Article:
Mother of Cúchulainn, daughter of Cathbad the druid, lover of Lug Lámfhota, usual sister of Findchóem, and sometime sister or daughter of Conchobar mac Nessa. The most familiar version of her conception of Cúchulainn is that, while grieving the loss of a foster-son, she drinks some water with which a tiny creature passes into her mouth; the creature may be Lug, or she may merely have dreamed of Lug. Before the child can be delivered, she is married to Sualtam mac Róich. In a second version, Deichtine disappears with fifty maidens from the court of Conchobar mac Nessa. After a lapse of three years a flock of birds settles on the fields of Emain Macha and lays waste the crops. When Conchobar and his retainers seek to drive off the birds, the birds lead them on to the magic mound of Angus Óg on the Boyne. At night the men come upon a splendid palace, where a noble youth is accompanied by fifty maidens. The maidens include Deichtine, and the noble youth is Lug Lámfhota. On hearing the news, Conchobar asks to see Deichtine, but she sends him instead her newborn son Cúchulainn. In a third version Conchobar, as either Deichtine's father or brother, commits incest with her to father Cúchulainn.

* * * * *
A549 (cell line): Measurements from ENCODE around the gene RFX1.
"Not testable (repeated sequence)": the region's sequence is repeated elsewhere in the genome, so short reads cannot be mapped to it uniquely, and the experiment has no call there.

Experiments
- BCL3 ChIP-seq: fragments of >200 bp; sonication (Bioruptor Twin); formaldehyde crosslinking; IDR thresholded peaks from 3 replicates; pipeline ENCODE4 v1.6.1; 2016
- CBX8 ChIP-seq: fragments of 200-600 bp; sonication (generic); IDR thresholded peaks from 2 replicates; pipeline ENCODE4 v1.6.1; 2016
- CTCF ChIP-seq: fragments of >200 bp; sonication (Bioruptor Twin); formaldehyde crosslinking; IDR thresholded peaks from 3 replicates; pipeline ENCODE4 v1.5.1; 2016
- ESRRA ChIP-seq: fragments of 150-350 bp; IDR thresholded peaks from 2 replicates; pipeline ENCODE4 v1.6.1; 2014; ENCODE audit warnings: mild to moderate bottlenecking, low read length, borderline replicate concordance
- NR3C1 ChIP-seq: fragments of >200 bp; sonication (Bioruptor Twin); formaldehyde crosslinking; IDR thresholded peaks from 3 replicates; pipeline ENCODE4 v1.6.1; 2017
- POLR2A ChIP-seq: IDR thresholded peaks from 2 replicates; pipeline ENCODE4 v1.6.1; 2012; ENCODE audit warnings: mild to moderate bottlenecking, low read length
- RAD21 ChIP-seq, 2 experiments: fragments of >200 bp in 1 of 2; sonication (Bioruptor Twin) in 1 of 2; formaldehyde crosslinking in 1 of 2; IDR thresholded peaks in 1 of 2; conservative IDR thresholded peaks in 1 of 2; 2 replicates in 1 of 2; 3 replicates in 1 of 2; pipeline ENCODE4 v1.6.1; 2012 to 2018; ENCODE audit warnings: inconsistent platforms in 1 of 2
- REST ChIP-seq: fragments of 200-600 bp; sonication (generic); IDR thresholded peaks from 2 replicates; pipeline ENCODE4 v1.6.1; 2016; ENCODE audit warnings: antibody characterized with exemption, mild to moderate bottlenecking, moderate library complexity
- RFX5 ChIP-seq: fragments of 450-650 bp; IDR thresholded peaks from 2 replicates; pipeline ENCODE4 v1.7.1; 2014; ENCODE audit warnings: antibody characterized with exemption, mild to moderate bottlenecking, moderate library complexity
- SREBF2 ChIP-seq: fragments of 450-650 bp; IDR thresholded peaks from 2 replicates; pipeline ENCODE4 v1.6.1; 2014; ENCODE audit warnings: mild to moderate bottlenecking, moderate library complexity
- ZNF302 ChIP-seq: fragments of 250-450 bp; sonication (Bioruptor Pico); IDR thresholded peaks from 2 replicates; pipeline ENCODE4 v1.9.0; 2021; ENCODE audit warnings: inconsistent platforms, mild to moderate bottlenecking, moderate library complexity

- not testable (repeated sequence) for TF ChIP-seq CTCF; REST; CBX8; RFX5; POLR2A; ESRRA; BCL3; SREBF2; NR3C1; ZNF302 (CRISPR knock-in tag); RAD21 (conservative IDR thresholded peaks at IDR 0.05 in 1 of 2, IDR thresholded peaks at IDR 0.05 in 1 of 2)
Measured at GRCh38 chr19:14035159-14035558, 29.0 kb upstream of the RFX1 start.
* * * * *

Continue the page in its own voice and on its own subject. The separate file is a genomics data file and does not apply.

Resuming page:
The character of Dectora in W. B. Yeats's The Shadowy Waters (1900) appears to be based in part on Deichtine.